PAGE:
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Housing options guide

We want to make sure that you have enough information and advice about your housing options to be able to make informed choices. We can provide information or signposting for the following:

  • applying for social rented housing
  • private rented sector
  • home ownership

In addition to housing options advice we can also provide access to money advice and assistance. Our Benefits and money service can help with information about:

  • welfare reform including Universal Credit
  • money advice
  • help to pay your rent
  • benefits
  • spending less
  • looking after your physical and mental health when times are tough
  • leisure on a shoe string and
  • getting back to work

Applying for social rented housing

If you are aged 16 or over, you have the right to apply for housing and have your housing need properly assessed.

It is important to remember that applying does not mean we will definitely offer you housing. There are more people applying for housing than there are homes available. However, the number of people interested in housing does vary, depending on the type of house and where it is. For example, houses with gardens are more popular than high rise flats.

We use a common housing register to maintain the waiting lists for the majority of social rented housing in the area. This was developed in partnership with the registered social landlords (housing associations and co-operatives) who have houses to let in North Lanarkshire.

Applicants only need to fill in one application form to apply to numerous landlords, and the partners participating in the common housing register can provide advice and information on all housing options available.

How do I apply?

Application forms are available from any of the partner landlords of the common housing register or if you contact any your local housing office. You can also download a copy of our application form.

When you are making your housing application, we will give you information on:

  • what to do if you are homeless or threatened with homelessness
  • how to apply for housing and how the application will be dealt with
  • timescales for processing and assessing applications
  • your role and what information you are expected to provide
  • your realistic chances of being housed in your areas of choice
  • your chosen landlords’ allocation policies
  • other housing options, and where to get more advice
  • help with money matters
  • information on adaptations and support equipment

Information and advice on housing options is a free service to anyone considering their housing prospects in North Lanarkshire. Where the we are unable to meet your needs and you require access to independent advice and information, we will signpost you to the most appropriate agency.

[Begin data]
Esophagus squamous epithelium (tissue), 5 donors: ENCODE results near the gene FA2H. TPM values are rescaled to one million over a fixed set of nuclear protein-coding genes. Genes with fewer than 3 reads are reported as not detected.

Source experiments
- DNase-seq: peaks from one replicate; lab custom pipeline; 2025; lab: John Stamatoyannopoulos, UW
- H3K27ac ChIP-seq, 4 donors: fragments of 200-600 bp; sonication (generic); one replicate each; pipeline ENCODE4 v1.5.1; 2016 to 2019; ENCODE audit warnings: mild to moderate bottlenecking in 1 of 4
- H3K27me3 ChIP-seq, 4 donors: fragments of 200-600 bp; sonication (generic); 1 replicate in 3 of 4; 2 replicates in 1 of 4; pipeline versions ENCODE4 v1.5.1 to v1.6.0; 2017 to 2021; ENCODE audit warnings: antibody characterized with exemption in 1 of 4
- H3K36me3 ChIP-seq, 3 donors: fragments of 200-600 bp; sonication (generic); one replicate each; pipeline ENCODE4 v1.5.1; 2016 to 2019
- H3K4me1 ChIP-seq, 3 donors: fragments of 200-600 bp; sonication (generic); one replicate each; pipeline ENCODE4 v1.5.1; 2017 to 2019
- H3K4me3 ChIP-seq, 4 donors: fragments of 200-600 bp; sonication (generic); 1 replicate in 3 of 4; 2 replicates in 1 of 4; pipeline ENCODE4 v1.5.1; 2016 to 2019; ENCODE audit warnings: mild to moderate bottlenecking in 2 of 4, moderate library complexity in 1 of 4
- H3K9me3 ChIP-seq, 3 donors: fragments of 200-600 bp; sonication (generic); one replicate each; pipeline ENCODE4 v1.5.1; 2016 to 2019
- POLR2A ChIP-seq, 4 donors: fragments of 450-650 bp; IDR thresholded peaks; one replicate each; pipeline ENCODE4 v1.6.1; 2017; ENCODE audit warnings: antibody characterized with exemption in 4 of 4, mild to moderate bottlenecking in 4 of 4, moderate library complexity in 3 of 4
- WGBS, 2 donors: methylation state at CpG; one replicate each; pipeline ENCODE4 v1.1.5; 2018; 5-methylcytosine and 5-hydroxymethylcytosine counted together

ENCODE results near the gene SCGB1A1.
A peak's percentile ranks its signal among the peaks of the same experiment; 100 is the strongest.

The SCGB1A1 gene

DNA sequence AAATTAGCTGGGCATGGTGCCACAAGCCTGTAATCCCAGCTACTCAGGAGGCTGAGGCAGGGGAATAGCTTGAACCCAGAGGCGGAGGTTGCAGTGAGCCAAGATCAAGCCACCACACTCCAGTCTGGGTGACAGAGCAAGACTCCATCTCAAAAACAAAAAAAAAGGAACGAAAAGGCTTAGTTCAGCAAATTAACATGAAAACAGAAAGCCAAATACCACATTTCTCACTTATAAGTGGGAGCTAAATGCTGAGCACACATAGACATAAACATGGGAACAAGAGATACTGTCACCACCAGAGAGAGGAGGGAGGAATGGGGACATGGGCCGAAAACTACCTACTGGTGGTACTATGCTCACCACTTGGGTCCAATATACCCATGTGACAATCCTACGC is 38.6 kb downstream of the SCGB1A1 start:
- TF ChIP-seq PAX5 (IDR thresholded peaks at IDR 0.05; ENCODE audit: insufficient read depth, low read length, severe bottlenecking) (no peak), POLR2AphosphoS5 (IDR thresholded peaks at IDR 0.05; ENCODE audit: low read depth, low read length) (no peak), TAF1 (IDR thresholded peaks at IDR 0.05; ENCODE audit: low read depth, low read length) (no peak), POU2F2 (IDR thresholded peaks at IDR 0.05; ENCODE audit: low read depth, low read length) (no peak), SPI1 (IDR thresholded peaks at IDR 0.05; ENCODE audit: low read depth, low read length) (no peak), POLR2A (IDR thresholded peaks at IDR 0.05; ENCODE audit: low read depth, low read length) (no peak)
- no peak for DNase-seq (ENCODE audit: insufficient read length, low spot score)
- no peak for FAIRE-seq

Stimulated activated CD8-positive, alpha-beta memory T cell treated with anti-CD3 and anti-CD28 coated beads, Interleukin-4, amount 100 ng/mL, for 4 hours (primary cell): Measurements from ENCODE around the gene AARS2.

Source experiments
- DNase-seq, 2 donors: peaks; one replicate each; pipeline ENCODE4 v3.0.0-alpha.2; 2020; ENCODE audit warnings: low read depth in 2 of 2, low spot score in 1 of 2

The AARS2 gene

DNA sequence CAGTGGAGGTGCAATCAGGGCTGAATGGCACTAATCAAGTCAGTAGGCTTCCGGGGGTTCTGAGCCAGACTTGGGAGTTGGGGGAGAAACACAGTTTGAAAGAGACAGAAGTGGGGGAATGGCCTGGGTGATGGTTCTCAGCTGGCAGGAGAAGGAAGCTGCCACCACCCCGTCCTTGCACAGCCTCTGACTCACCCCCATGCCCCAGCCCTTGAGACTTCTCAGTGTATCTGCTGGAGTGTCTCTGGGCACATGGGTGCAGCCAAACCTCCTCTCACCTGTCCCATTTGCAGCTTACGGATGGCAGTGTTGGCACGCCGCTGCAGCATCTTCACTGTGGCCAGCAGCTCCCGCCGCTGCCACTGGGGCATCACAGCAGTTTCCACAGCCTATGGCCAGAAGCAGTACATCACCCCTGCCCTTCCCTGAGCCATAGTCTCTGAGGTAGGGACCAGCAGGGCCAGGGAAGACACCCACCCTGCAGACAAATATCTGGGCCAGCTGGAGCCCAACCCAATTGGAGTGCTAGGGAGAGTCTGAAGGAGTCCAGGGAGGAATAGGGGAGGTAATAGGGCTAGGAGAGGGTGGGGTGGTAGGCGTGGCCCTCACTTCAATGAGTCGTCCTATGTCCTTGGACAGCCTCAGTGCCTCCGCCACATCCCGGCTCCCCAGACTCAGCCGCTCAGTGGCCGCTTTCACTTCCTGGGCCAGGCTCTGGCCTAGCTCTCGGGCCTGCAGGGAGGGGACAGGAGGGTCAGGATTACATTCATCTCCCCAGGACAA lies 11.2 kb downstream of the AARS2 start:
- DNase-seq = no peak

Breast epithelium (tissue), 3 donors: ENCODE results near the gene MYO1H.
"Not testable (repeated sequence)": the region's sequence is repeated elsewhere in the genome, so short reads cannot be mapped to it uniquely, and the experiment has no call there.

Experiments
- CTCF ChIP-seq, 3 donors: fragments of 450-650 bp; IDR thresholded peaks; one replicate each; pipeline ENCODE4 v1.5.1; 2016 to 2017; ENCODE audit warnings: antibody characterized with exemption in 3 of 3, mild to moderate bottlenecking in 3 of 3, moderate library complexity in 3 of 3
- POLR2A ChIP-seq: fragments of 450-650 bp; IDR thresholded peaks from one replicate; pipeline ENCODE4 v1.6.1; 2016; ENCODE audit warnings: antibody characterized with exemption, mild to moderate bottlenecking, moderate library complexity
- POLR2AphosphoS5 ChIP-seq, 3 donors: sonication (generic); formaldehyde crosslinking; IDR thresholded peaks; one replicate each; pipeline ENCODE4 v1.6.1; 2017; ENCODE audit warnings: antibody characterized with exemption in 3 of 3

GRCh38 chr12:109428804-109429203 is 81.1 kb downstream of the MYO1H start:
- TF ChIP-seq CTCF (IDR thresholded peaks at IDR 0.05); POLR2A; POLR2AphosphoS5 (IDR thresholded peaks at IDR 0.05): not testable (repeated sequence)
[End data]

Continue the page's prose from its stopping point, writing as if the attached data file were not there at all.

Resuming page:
Private rented sector

The private rented sector has increased in the North Lanarkshire area in more recent years. Living in private rented accommodation means that you are a tenant of a private landlord and not a housing association or the local authority.

You should always make sure that you have a written tenancy agreement, which sets out your rights and obligations. Even if you don't have a written agreement with your landlord, you still have certain legal rights. Remember that legislation in Scotland is different from that in England, so it is important to make sure that you know what your rights and responsibilities are.

You can check your tenancy type at Shelter Scotland - Rent from a private landlord. This website explains what the different types of tenancy agreements are and what they mean for you.

Private rented accommodation is likely to be advertised through:

  • local newspapers
  • estate agencies
  • local letting agencies
  • small advertisements on notice boards in local shops and supermarkets
  • word of mouth
  • social Media
  • housing Advice Agencies
  • privately in property windows

Guidance has been developed for all professionals involved in the private sector lettings market, including letting agents, landlords and property intermediaries.

It aims to help lettings professionals to comply with consumer protection laws, in the context of letting privately owned residential property.

The UK Government - Consumer protection law for lettings professionals is a useful guide to ensuring your landlord is complying with these laws.

Landlord Registration Scheme

From 30 April 2006 all private landlords letting properties in Scotland must have applied for registration in the Register of Landlords.

Registration ensures that all private landlords in Scotland are 'fit and proper' to be letting residential property. This measure will protect tenants and their neighbours from the impact of antisocial behaviour and mismanaged property.

Rent deposits